Articles Posted in Education Law

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By David Wolf, Attorney
Published by Child Injury Lawyer Network

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In the United States, schools have budgetary problems that have resulted in the slashing of physical education and recess programs. Some studies suggest that an active child, who gets some breaks during the school day for recess and / or physical education, may be able to concentrate better and perform better in school. In the United States, there is a nationwide problem with obesity and school children. Both schools and parents need to encourage and provide children with a reasonable amount of physical activity, recess and play. You can read more about this story and these interesting studies at Study: Physical Activity in Schools Can Help Boost Performance.

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By Steven Smith, Attorney and David Wolf, Attorney

Published by Child Injury Lawyer Network

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Two year old Olivia Raspanti choked on a carrot and died last year while attending the Carousel Day School in Hicksville, New York. Olivia apparently took the carrot from a teacher’s bag and tried to eat it. She choked and was taken to the hospital where she later died.

Published on:

By David Wolf, Attorney

Published by Child Injury Lawyer Network

SchoolBus.jpgWhen parents send their children off to school every day, they do not always know what goes on in the classroom until report cards come out or it becomes time for parent teacher conferences. But having a healthy relationship with your child’s teacher is an important aspect of being involved in your child’s education.

Published on:

By David Wolf, Attorney

Published by Child Injury Lawyer Network

alphabet%20on%20black%20chalkboard.jpgDuring the summer months it seems pretty easy to keep in tune with your children. Sports activities, family vacations, and days at the pool help create a strong family bond. But once they leave for that first day of school in the fall, it can be much harder to continue the same level of involvement in their lives. But it is worth it. Many studies have shown that parental involvement helps your kids learn more effectively.

Published on:

By David Wolf, Attorney

Published by Child Injury Lawyer Network

BusHome.jpgHeavy fog had reduced visibility on Highway 15 in Dassel, Minnesota to an eighth of a mile, when a truck slammed into the back of a school bus stopped at the intersection. Seventeen Dassel-Cokato school children were on board; eight were taken to the hospital. The driver of the truck was not injured.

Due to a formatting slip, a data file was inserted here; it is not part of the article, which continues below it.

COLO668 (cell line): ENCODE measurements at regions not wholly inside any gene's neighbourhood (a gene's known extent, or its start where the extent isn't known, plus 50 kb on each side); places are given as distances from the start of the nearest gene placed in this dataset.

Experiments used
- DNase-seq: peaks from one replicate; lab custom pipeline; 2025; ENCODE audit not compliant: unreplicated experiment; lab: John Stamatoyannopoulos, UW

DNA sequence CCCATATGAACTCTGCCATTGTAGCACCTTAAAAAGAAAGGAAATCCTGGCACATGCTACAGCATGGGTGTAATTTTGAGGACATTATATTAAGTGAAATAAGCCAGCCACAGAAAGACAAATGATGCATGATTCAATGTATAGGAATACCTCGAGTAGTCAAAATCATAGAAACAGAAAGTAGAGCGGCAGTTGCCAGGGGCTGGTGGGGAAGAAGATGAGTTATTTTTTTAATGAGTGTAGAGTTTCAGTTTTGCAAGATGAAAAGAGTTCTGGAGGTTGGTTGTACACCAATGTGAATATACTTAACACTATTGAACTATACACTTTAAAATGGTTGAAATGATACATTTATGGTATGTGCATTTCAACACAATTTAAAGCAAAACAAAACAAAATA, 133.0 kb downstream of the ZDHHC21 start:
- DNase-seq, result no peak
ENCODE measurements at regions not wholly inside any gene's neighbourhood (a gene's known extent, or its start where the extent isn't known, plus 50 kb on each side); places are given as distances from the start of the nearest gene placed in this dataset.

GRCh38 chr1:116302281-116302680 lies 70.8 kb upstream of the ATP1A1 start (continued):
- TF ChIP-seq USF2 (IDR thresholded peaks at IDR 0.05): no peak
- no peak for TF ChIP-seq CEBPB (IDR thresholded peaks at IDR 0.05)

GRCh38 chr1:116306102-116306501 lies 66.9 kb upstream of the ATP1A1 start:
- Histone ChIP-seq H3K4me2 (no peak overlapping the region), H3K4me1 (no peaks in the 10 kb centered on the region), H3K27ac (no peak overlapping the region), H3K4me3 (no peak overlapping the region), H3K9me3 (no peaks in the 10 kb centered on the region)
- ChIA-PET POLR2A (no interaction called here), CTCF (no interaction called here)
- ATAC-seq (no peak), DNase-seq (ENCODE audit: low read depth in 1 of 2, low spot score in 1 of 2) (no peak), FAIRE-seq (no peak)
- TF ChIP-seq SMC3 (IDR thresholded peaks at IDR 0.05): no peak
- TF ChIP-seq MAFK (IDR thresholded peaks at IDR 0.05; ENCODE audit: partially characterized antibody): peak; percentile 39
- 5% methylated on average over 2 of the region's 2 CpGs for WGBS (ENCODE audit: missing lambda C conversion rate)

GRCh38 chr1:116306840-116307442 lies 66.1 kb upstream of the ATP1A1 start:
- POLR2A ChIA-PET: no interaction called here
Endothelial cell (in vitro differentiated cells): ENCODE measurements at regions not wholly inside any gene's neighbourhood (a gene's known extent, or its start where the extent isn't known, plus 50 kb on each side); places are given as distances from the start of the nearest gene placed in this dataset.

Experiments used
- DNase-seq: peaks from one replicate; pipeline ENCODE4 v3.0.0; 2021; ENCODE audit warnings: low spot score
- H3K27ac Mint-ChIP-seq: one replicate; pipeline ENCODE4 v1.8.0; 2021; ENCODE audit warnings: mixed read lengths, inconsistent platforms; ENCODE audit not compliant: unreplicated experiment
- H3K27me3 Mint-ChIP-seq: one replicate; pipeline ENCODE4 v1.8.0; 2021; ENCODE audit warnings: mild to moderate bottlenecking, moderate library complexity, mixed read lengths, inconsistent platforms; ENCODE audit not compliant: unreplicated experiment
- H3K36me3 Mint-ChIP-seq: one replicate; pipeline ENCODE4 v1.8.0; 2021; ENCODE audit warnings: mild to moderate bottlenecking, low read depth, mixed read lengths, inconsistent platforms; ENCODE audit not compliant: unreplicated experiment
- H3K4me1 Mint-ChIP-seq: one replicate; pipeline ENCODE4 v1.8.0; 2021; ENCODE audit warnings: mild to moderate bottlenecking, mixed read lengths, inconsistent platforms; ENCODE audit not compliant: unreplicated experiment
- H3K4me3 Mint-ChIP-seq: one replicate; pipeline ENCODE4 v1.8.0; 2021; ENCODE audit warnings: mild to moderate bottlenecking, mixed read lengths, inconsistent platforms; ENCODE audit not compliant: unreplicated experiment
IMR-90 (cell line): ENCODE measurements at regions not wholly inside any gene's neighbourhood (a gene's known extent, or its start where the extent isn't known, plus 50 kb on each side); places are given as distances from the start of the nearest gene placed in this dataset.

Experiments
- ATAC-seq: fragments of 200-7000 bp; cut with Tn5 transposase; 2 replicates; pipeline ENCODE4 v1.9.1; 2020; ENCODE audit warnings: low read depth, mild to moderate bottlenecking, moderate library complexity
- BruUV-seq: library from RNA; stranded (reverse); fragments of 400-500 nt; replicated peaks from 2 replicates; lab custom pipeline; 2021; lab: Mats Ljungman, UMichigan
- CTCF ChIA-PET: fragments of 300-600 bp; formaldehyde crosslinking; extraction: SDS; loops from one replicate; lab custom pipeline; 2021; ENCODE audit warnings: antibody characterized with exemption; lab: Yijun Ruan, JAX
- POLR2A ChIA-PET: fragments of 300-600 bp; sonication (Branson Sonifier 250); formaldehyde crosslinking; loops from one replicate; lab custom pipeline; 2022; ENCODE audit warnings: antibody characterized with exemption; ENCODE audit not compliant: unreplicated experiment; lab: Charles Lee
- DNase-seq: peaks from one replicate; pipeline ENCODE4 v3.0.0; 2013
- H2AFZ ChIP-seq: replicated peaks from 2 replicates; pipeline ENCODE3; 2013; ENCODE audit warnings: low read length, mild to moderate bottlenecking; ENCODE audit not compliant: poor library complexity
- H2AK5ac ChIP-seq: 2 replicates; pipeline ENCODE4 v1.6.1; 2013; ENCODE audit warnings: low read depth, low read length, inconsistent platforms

Published on:

By David Wolf, Attorney

Published by Child Injury Lawyer Network

Military.jpgAccording to the U.S. Defense Department, around 220,000 service members have dependents with Special Needs. But tending to a Special Needs child can be very difficult for military families. Every time the family is transferred to a different school district, parents must figure out the intricacies of local Special Education policies. For spouses of deployed soldiers, the task becomes even more difficult, as they are often forced to deal with it alone.

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By David M. Baum, Attorney and David Wolf, Attorney

Published by Child Injury Lawyer Network

ServiceDog.jpgAn Illinois Court of Appeals recently upheld the right of an Autistic child, Carter Kalbfleisch, to bring his service dog to school. The court upheld an earlier ruling by the Monroe County Court that allowed the child to bring his autism service dog, named Corbin, to school with him. The Monroe County Court decision had been appealed by the Columbia School District. The School District argued that the dog would be disruptive and that some of the other students might be allergic to it.

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By Kevin Leach, Attorney and David Wolf, Attorney

Published by Child Injury Lawyer Network

StateLaw.jpgA New Hampshire organization called the Commission to Prevent Childhood Obesity recently presented fourteen recommendations for preventing childhood obesity to New Hampshire governor, John Lynch. The recommendations are:

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By David M. Baum, Attorney and David Wolf, Attorney

Published by Child Injury Lawyer Network

BusHome.jpgMonique Manjarrez was recently called to pick up her twelve year old autistic son, Jeremy, from Kachina elementary School in Peoria, Illinois. Ms. Manjarrez was told by school administrators that she should pick Jeremy up because he had fallen and hurt himself while in the bathroom with a classroom aide. But when she saw Jeremy’s face, she felt he looked more like he had been beaten, with swollen and bruised eyes and a large bump on the back of his head.

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By David Wolf, Attorney

Published by Child Injury Lawyer Network

Utensils.jpgZachary Christie, a six-year-old first-grader, was suspended and was facing 45 days in an alternative school for troublemakers for taking his favorite camping utensil to school. The utensil was a combination knife/fork/spoon that the child had planned to use to eat his lunch. The child was expelled under the school’s guidelines for dealing with children who bring weapons to school or commit violent offenses.